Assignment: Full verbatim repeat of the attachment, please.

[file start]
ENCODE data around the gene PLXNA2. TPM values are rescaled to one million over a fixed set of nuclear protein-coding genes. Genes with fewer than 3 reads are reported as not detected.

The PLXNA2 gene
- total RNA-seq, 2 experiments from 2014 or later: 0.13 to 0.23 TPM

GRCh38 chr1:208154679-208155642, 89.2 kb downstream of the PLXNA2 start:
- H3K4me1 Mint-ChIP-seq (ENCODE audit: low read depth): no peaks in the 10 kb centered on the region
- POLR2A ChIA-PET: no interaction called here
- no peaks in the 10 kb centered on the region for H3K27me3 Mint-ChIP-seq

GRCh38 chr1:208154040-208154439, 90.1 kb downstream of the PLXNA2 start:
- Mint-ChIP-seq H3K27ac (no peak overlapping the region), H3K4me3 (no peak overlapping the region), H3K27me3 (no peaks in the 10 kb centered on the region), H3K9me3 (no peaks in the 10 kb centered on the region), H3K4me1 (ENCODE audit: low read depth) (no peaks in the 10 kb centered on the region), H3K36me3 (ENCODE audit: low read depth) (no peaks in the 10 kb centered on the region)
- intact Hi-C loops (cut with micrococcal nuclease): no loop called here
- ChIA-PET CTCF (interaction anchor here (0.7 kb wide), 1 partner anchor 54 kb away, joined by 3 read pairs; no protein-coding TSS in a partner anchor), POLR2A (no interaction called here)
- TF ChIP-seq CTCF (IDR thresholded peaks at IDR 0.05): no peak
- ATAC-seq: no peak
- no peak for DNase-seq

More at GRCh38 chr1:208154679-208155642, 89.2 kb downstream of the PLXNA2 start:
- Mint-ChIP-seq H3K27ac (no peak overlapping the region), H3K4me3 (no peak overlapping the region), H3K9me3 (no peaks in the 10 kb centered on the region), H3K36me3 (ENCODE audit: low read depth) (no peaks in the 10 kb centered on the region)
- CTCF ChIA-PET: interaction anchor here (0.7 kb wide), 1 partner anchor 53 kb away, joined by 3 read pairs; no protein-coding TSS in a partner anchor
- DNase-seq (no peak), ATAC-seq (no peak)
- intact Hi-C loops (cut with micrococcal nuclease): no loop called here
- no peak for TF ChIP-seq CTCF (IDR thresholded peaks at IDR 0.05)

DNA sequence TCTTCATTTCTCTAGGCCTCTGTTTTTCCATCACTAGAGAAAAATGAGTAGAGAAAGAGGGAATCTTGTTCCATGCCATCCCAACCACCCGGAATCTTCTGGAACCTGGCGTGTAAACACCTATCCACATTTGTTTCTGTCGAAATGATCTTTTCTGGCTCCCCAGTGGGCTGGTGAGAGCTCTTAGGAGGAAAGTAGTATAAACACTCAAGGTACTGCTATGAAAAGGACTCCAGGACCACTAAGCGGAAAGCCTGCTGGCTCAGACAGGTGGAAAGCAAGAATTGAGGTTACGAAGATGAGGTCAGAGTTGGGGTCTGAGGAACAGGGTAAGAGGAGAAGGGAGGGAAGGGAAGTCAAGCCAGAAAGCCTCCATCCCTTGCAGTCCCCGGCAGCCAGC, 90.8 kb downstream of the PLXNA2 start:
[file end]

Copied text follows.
ENCODE data around the gene PLXNA2. TPM values are rescaled to one million over a fixed set of nuclear protein-coding genes. Genes with fewer than 3 reads are reported as not detected.

The PLXNA2 gene
- total RNA-seq, 2 experiments from 2014 or later: 0.13 to 0.23 TPM

GRCh38 chr1:208154679-208155642, 89.2 kb downstream of the PLXNA2 start:
- H3K4me1 Mint-ChIP-seq (ENCODE audit: low read depth): no peaks in the 10 kb centered on the region
- POLR2A ChIA-PET: no interaction called here
- no peaks in the 10 kb centered on the region for H3K27me3 Mint-ChIP-seq

GRCh38 chr1:208154040-208154439, 90.1 kb downstream of the PLXNA2 start:
- Mint-ChIP-seq H3K27ac (no peak overlapping the region), H3K4me3 (no peak overlapping the region), H3K27me3 (no peaks in the 10 kb centered on the region), H3K9me3 (no peaks in the 10 kb centered on the region), H3K4me1 (ENCODE audit: low read depth) (no peaks in the 10 kb centered on the region), H3K36me3 (ENCODE audit: low read depth) (no peaks in the 10 kb centered on the region)
- intact Hi-C loops (cut with micrococcal nuclease): no loop called here
- ChIA-PET CTCF (interaction anchor here (0.7 kb wide), 1 partner anchor 54 kb away, joined by 3 read pairs; no protein-coding TSS in a partner anchor), POLR2A (no interaction called here)
- TF ChIP-seq CTCF (IDR thresholded peaks at IDR 0.05): no peak
- ATAC-seq: no peak
- no peak for DNase-seq

More at GRCh38 chr1:208154679-208155642, 89.2 kb downstream of the PLXNA2 start:
- Mint-ChIP-seq H3K27ac (no peak overlapping the region), H3K4me3 (no peak overlapping the region), H3K9me3 (no peaks in the 10 kb centered on the region), H3K36me3 (ENCODE audit: low read depth) (no peaks in the 10 kb centered on the region)
- CTCF ChIA-PET: interaction anchor here (0.7 kb wide), 1 partner anchor 53 kb away, joined by 3 read pairs; no protein-coding TSS in a partner anchor
- DNase-seq (no peak), ATAC-seq (no peak)
- intact Hi-C loops (cut with micrococcal nuclease): no loop called here
- no peak for TF ChIP-seq CTCF (IDR thresholded peaks at IDR 0.05)

DNA sequence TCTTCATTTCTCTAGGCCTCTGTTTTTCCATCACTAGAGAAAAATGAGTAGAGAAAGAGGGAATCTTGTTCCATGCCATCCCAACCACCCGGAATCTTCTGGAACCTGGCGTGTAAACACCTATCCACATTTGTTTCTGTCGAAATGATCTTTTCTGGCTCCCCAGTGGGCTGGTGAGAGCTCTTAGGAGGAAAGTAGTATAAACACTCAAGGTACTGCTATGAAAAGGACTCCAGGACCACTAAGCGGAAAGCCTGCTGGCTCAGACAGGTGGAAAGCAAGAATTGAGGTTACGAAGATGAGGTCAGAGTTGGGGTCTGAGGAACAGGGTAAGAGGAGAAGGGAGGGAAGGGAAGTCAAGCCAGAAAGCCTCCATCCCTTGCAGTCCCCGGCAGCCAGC, 90.8 kb downstream of the PLXNA2 start: